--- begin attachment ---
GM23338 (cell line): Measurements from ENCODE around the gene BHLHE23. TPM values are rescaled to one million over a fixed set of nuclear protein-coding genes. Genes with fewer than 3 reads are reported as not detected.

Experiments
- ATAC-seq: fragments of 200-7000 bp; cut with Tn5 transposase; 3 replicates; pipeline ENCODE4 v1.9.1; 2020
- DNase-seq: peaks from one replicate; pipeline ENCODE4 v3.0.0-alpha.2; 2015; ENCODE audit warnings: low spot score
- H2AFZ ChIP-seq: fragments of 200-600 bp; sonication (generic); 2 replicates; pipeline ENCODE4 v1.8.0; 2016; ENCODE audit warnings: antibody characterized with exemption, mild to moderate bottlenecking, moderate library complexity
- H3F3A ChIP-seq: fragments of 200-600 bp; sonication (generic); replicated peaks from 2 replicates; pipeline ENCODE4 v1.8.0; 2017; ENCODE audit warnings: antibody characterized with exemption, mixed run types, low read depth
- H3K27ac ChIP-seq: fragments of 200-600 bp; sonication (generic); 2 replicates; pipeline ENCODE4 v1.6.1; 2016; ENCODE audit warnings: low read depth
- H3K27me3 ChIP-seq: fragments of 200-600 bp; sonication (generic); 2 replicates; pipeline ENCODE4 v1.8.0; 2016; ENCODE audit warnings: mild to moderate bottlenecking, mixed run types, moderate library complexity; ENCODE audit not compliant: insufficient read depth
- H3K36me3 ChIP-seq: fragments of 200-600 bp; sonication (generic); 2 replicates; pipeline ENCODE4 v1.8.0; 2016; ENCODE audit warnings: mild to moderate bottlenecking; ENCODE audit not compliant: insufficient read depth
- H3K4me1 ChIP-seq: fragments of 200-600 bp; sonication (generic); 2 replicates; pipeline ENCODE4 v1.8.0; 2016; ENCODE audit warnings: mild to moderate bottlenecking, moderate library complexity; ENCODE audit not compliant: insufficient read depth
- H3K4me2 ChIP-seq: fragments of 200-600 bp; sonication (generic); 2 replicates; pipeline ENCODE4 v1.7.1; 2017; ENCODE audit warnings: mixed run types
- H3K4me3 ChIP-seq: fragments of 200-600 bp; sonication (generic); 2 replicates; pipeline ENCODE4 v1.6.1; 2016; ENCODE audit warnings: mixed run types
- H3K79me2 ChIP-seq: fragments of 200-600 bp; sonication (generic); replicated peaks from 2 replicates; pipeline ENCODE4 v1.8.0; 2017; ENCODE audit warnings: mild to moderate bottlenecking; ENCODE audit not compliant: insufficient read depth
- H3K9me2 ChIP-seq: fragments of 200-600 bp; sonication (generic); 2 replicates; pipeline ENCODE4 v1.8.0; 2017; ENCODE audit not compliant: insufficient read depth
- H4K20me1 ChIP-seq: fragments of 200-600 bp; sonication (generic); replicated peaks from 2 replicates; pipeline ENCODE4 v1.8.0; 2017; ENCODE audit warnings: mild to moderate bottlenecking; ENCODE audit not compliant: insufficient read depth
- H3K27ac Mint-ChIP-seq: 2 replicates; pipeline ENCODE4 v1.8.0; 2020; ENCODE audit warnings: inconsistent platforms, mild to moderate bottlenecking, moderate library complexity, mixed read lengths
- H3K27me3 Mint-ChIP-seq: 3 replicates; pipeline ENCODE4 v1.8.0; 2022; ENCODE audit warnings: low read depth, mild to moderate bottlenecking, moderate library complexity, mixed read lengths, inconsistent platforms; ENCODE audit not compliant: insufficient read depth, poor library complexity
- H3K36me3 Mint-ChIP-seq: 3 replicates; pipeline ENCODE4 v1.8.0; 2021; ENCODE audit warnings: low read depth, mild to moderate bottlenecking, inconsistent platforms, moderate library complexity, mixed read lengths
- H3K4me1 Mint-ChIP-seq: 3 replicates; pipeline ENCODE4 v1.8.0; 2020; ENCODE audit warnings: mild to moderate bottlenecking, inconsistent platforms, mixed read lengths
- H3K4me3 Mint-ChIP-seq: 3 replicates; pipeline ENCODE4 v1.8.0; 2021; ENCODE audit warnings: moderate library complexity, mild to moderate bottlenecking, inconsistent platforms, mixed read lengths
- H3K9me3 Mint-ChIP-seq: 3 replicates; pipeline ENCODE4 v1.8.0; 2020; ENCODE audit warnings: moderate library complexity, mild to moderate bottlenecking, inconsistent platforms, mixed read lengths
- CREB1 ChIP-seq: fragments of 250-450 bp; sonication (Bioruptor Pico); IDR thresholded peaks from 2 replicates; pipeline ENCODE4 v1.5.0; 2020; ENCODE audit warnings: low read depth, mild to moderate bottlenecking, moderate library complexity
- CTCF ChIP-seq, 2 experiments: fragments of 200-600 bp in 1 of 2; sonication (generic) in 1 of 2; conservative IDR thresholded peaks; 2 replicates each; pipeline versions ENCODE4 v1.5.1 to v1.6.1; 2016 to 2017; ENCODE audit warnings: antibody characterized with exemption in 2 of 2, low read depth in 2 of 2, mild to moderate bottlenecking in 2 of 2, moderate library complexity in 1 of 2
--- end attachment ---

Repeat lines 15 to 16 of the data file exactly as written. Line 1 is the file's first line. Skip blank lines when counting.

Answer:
- H4K20me1 ChIP-seq: fragments of 200-600 bp; sonication (generic); replicated peaks from 2 replicates; pipeline ENCODE4 v1.8.0; 2017; ENCODE audit warnings: mild to moderate bottlenecking; ENCODE audit not compliant: insufficient read depth
- H3K27ac Mint-ChIP-seq: 2 replicates; pipeline ENCODE4 v1.8.0; 2020; ENCODE audit warnings: inconsistent platforms, mild to moderate bottlenecking, moderate library complexity, mixed read lengths